Breaking The Cyclewatch a preview
by John Dickinson and Mark Dickinson
color, 52 min, 2008
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In 1996, the state-funded Woodlands Country Primary School in Gillingham, Kent, UK was situated in one of the most socio-economically deprived areas outside the inner cities. Pupil places were under-subscribed: 160 out of a possible 240 capacity. Subjected to years of neglect through Council underinvestment, its underachieving students aged 4 - 11 years were destined to be filtered through into similarly poor secondary schools and a life of mediocrity.
There was no magic wand. It took open minds to see the vision of new head Nic Fiddaman "to get it": commitment from staff, governors and parents, and guts to put children's emotional well-being above government targets and league tables. It also took years of chasing grants, subsidies and outside sponsorship to expand the school and its facilities, for which there were many more disappointments than successes. Every negative response became a springboard to seek another way. Failure was not acceptable, not when the children come first.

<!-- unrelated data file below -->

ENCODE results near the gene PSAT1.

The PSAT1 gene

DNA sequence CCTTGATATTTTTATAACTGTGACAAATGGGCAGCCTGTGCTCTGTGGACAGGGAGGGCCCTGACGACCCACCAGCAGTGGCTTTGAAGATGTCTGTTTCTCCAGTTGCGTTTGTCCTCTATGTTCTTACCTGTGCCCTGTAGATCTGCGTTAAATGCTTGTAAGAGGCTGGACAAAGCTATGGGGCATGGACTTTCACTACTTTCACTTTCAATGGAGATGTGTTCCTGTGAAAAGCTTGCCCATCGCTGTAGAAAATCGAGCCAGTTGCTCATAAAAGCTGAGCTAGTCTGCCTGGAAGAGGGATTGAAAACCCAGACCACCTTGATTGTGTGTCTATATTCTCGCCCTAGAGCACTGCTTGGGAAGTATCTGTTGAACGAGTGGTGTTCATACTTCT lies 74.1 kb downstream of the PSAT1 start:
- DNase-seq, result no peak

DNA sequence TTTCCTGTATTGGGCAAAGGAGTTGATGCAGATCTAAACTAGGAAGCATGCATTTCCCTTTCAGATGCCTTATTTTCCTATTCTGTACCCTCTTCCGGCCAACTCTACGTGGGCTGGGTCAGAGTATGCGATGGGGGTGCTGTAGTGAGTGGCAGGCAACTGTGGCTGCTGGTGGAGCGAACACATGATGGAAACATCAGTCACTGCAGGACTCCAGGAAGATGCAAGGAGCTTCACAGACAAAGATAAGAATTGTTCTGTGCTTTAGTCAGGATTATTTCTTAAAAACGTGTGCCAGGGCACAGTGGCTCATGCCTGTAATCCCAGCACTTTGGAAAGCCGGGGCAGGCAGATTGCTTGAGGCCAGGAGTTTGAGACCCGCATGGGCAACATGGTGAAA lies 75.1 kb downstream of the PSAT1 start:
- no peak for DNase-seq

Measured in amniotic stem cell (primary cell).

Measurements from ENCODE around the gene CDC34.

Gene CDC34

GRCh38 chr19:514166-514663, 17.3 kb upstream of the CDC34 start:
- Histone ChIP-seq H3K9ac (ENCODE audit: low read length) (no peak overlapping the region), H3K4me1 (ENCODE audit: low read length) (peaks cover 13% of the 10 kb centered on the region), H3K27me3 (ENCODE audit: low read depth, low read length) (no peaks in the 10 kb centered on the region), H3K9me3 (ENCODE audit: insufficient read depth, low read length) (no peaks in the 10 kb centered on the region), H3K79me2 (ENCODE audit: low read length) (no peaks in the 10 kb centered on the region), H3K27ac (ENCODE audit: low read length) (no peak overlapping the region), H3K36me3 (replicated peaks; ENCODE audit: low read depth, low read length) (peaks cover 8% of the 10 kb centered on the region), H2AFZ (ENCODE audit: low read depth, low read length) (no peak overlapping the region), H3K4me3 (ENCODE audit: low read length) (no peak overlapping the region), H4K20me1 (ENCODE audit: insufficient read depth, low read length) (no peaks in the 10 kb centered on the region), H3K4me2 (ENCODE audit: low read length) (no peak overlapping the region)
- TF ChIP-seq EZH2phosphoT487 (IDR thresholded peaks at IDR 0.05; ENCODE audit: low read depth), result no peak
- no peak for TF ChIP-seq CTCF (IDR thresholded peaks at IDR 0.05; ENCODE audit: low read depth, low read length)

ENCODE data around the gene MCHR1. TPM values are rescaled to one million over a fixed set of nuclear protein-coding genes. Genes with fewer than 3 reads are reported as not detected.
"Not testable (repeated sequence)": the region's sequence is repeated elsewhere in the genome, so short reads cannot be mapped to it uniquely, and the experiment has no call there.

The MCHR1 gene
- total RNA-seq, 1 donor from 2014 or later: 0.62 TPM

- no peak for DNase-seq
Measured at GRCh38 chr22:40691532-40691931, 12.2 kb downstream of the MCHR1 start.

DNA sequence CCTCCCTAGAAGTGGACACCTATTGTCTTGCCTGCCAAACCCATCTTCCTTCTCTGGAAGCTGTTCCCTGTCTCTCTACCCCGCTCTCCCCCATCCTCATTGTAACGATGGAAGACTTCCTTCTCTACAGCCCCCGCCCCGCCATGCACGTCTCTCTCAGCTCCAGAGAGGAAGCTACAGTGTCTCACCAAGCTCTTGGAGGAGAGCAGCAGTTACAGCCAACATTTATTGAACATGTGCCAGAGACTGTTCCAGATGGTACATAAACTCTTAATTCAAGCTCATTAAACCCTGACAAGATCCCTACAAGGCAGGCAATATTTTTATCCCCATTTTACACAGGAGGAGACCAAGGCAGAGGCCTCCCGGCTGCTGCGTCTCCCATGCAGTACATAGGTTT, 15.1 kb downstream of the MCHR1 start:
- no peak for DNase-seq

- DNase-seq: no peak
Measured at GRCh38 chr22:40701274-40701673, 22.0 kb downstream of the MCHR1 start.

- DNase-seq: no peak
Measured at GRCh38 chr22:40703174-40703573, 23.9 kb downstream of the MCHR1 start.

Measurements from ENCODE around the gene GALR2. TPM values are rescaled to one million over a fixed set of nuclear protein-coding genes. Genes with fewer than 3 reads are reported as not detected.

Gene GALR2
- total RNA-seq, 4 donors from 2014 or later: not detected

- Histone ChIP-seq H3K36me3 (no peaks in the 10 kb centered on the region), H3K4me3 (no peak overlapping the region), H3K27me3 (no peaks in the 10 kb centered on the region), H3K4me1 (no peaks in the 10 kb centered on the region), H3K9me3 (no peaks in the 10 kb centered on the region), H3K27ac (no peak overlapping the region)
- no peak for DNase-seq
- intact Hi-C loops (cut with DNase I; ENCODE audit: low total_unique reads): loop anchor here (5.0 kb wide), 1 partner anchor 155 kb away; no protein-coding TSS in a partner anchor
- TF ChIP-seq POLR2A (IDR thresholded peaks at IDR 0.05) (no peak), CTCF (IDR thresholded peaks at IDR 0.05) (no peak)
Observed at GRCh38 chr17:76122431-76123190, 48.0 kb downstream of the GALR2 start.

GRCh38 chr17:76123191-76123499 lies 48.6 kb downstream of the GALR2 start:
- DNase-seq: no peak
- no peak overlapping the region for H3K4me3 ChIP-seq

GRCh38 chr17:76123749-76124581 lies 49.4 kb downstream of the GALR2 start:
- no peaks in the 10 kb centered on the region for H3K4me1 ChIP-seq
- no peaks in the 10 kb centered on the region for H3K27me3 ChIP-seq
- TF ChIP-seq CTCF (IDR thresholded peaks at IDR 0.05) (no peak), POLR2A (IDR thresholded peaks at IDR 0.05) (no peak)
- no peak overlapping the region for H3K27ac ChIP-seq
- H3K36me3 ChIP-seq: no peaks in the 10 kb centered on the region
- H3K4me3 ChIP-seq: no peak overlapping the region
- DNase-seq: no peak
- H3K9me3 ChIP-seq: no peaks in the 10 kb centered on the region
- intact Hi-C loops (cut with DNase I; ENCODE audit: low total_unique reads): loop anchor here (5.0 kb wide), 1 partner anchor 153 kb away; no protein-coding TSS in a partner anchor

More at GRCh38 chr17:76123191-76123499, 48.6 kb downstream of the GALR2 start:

Today Woodlands is unrecognisable - consistently listed as one of the best schools in the country and expanded to provide nursery care for pre-school children as well as after-school programs for students. As its renown has grown, so have student numbers, in an area where pupil numbers have been steadily decreasing due to a drop in the birth rate.
The school now supports its pupils and community through subsidised sports facilities and a programme of arts, drama, dance and music - also providing free music lessons, a fully functional theatre and professional football fields.
Breaking the Cycle is not a blueprint for change, nor a manual on how to turn around a failing primary school in Britain, but it can be a tool for inspiring those considering or implementing change in their own school communities.